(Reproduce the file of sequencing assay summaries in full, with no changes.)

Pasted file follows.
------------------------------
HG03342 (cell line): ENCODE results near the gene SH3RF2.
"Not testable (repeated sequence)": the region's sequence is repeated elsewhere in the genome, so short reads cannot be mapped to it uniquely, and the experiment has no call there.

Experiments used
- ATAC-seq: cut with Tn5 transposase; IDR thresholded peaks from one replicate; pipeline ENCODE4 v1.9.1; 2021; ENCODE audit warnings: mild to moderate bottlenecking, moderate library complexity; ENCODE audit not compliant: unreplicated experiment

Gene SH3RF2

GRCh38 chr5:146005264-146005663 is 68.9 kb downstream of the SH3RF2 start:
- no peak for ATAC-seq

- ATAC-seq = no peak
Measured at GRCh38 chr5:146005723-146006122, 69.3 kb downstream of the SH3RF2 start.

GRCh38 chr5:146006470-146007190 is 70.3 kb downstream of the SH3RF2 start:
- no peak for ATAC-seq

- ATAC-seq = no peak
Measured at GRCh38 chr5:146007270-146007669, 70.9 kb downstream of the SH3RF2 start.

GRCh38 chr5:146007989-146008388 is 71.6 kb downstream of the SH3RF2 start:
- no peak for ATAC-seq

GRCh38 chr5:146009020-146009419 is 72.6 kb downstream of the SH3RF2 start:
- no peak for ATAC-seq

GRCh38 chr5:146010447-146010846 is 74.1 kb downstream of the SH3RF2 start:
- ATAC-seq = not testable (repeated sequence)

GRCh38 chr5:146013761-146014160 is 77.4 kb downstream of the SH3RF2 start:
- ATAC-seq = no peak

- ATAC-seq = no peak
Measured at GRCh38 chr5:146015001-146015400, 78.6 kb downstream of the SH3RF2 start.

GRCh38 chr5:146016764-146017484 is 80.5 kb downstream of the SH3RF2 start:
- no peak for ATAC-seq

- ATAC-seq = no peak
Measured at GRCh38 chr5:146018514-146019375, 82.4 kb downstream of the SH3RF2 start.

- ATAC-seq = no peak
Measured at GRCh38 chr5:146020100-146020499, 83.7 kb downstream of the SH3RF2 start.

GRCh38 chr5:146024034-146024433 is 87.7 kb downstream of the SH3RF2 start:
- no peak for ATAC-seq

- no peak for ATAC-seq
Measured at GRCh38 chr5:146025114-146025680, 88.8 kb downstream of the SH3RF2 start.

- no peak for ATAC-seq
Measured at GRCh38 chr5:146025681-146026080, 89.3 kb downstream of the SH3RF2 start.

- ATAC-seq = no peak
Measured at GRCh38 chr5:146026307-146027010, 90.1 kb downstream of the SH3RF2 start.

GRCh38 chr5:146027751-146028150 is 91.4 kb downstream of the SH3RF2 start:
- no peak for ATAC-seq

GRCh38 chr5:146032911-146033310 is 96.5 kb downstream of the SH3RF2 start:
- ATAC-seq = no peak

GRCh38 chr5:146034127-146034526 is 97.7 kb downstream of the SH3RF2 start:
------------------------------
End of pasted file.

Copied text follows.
HG03342 (cell line): ENCODE results near the gene SH3RF2.
"Not testable (repeated sequence)": the region's sequence is repeated elsewhere in the genome, so short reads cannot be mapped to it uniquely, and the experiment has no call there.

Experiments used
- ATAC-seq: cut with Tn5 transposase; IDR thresholded peaks from one replicate; pipeline ENCODE4 v1.9.1; 2021; ENCODE audit warnings: mild to moderate bottlenecking, moderate library complexity; ENCODE audit not compliant: unreplicated experiment

Gene SH3RF2

GRCh38 chr5:146005264-146005663 is 68.9 kb downstream of the SH3RF2 start:
- no peak for ATAC-seq

- ATAC-seq = no peak
Measured at GRCh38 chr5:146005723-146006122, 69.3 kb downstream of the SH3RF2 start.

GRCh38 chr5:146006470-146007190 is 70.3 kb downstream of the SH3RF2 start:
- no peak for ATAC-seq

- ATAC-seq = no peak
Measured at GRCh38 chr5:146007270-146007669, 70.9 kb downstream of the SH3RF2 start.

GRCh38 chr5:146007989-146008388 is 71.6 kb downstream of the SH3RF2 start:
- no peak for ATAC-seq

GRCh38 chr5:146009020-146009419 is 72.6 kb downstream of the SH3RF2 start:
- no peak for ATAC-seq

GRCh38 chr5:146010447-146010846 is 74.1 kb downstream of the SH3RF2 start:
- ATAC-seq = not testable (repeated sequence)

GRCh38 chr5:146013761-146014160 is 77.4 kb downstream of the SH3RF2 start:
- ATAC-seq = no peak

- ATAC-seq = no peak
Measured at GRCh38 chr5:146015001-146015400, 78.6 kb downstream of the SH3RF2 start.

GRCh38 chr5:146016764-146017484 is 80.5 kb downstream of the SH3RF2 start:
- no peak for ATAC-seq

- ATAC-seq = no peak
Measured at GRCh38 chr5:146018514-146019375, 82.4 kb downstream of the SH3RF2 start.

- ATAC-seq = no peak
Measured at GRCh38 chr5:146020100-146020499, 83.7 kb downstream of the SH3RF2 start.

GRCh38 chr5:146024034-146024433 is 87.7 kb downstream of the SH3RF2 start:
- no peak for ATAC-seq

- no peak for ATAC-seq
Measured at GRCh38 chr5:146025114-146025680, 88.8 kb downstream of the SH3RF2 start.

- no peak for ATAC-seq
Measured at GRCh38 chr5:146025681-146026080, 89.3 kb downstream of the SH3RF2 start.

- ATAC-seq = no peak
Measured at GRCh38 chr5:146026307-146027010, 90.1 kb downstream of the SH3RF2 start.

GRCh38 chr5:146027751-146028150 is 91.4 kb downstream of the SH3RF2 start:
- no peak for ATAC-seq

GRCh38 chr5:146032911-146033310 is 96.5 kb downstream of the SH3RF2 start:
- ATAC-seq = no peak

GRCh38 chr5:146034127-146034526 is 97.7 kb downstream of the SH3RF2 start: